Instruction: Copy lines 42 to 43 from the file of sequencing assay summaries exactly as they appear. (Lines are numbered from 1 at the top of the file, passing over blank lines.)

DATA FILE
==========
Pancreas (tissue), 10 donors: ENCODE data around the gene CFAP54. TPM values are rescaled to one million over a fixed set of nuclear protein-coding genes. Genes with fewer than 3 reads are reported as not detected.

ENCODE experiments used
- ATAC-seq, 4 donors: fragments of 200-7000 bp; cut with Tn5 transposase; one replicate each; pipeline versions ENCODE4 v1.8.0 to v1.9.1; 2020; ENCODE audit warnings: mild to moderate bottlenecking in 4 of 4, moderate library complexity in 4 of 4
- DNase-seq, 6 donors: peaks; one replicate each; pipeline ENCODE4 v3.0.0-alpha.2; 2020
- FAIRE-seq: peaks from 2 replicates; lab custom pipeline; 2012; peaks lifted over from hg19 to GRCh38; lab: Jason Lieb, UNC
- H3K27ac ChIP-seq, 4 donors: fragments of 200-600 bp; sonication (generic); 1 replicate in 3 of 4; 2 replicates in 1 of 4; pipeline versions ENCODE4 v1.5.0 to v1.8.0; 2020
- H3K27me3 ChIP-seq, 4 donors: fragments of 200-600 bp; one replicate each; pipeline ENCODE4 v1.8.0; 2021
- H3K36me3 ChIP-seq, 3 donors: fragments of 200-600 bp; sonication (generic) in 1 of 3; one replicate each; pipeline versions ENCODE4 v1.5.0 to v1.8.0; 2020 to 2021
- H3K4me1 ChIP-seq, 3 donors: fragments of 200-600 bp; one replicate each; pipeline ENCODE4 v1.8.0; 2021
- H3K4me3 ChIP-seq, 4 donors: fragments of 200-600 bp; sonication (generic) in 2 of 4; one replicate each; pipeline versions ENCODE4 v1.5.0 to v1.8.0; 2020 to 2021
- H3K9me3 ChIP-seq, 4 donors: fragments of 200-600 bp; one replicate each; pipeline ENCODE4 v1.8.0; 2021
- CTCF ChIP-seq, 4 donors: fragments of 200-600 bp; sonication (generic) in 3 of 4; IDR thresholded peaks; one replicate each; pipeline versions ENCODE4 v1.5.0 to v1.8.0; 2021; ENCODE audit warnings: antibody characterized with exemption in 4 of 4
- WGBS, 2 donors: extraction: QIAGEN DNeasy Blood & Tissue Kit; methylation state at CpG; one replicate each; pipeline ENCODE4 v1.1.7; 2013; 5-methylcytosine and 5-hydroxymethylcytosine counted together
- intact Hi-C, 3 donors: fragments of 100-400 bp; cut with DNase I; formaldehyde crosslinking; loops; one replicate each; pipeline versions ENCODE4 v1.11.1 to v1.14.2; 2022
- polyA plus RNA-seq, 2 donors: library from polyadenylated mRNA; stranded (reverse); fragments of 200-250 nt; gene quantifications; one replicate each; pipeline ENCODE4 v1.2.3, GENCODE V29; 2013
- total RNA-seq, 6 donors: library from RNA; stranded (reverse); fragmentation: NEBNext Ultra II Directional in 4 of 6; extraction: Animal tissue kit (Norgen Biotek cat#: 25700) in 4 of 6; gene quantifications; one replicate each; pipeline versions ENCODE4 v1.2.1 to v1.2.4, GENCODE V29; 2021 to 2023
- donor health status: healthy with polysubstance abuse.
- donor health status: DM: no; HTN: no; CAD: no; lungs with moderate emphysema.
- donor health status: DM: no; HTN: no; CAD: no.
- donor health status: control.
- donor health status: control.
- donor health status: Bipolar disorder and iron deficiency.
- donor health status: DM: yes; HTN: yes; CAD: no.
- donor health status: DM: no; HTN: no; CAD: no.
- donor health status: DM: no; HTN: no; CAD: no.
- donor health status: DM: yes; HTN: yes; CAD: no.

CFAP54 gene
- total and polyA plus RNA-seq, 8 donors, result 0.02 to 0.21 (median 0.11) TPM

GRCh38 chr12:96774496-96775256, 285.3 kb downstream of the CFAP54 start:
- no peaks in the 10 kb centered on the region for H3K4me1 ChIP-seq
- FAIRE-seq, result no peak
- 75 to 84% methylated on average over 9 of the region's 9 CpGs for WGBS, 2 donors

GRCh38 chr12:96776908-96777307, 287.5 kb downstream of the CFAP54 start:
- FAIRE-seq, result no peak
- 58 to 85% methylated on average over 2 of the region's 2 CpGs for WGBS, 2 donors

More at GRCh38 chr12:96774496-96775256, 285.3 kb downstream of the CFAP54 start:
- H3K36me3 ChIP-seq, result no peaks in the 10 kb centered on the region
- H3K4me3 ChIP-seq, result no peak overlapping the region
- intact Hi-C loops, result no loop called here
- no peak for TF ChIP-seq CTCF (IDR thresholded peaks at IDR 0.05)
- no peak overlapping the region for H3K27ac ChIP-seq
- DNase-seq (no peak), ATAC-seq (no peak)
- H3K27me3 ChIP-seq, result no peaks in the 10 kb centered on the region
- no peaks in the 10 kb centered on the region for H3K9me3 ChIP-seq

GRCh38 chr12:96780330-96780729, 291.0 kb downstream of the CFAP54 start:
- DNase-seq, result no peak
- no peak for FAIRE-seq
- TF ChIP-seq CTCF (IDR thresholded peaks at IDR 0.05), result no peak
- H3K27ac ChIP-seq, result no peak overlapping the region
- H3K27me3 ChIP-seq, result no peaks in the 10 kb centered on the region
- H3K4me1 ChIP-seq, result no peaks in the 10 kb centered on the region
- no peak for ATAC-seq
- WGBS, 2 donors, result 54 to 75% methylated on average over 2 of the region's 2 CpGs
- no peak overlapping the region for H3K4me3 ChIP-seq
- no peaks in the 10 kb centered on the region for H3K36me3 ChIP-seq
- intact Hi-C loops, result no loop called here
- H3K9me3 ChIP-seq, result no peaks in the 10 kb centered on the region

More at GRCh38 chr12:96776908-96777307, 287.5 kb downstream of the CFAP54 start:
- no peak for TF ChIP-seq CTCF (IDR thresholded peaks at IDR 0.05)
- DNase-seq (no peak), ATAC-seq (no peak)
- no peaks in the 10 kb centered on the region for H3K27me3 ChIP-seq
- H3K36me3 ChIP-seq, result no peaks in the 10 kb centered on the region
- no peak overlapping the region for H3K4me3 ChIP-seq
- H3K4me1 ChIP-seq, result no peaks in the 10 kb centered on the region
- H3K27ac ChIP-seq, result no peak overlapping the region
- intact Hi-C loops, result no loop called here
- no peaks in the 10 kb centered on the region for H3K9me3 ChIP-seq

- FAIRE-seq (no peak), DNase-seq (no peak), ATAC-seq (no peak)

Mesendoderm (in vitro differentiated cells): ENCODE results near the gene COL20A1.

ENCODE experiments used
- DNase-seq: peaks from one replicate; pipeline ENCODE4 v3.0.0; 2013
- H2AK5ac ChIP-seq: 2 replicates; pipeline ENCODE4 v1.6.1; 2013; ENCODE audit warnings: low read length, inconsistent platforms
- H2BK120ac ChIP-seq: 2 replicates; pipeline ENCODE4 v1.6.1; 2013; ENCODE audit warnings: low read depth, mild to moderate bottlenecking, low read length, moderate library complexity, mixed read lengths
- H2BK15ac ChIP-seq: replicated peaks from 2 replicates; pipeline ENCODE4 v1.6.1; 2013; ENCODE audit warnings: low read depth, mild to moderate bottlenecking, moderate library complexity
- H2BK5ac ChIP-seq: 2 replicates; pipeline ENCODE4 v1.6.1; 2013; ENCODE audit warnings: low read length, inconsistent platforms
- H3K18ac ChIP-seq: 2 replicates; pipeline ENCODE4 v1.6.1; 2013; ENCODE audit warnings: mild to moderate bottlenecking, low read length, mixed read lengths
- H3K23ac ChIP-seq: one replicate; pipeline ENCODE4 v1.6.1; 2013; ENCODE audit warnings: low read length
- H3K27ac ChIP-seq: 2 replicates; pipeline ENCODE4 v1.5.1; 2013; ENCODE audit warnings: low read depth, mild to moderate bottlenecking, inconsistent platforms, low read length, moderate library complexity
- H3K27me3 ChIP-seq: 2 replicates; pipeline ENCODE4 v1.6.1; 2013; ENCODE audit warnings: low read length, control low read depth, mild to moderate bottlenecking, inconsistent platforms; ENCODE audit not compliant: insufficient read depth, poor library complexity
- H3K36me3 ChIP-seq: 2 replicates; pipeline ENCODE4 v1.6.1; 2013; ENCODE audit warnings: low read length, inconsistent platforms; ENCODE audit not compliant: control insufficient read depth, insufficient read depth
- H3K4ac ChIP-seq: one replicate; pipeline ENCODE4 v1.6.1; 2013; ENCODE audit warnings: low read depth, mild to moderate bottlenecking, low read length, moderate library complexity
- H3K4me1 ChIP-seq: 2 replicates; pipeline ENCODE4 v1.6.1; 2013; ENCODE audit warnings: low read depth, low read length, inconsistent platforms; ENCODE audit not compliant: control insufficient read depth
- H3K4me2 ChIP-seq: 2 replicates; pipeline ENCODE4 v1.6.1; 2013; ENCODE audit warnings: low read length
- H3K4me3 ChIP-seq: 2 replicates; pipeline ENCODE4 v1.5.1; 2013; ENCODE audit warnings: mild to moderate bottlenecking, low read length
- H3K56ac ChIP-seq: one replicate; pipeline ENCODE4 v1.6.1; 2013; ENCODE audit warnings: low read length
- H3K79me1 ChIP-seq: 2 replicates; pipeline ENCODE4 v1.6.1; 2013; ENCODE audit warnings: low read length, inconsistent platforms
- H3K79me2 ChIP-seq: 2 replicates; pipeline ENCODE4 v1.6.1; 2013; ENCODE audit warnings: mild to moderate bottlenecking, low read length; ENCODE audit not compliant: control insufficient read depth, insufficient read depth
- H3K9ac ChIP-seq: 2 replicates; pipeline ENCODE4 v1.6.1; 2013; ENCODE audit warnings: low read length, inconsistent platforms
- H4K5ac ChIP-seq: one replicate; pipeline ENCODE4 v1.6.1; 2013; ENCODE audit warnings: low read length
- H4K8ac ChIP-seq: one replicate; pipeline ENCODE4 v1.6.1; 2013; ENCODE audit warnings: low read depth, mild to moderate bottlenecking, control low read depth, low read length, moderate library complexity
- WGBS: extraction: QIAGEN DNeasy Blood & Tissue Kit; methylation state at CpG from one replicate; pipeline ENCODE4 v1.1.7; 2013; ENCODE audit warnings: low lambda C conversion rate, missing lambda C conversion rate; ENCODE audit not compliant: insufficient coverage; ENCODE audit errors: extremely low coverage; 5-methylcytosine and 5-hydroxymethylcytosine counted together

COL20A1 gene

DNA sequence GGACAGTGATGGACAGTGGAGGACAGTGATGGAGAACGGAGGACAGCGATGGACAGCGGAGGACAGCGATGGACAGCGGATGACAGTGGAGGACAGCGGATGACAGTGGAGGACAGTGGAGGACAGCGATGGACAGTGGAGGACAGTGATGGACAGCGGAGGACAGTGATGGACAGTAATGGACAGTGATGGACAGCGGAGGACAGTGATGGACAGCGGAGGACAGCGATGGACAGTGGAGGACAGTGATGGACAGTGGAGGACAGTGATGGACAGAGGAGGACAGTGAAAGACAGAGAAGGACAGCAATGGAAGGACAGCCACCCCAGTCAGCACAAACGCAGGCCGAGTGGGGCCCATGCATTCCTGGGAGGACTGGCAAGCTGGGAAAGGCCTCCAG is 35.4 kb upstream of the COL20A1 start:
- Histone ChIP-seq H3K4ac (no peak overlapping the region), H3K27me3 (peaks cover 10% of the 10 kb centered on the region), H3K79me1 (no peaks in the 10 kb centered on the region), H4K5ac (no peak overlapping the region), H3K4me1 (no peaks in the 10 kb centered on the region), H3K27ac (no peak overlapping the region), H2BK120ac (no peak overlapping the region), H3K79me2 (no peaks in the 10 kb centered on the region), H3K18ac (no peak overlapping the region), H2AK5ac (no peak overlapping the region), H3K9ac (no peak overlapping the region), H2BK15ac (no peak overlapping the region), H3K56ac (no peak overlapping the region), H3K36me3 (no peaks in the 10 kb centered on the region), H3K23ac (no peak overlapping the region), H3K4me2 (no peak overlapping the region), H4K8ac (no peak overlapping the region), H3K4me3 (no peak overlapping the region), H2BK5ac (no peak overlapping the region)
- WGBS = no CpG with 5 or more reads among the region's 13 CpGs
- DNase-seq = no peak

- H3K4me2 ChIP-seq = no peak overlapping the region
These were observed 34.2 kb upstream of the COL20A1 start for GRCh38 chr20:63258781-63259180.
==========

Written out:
- DNase-seq (no peak), ATAC-seq (no peak)
- H3K27me3 ChIP-seq, result no peaks in the 10 kb centered on the region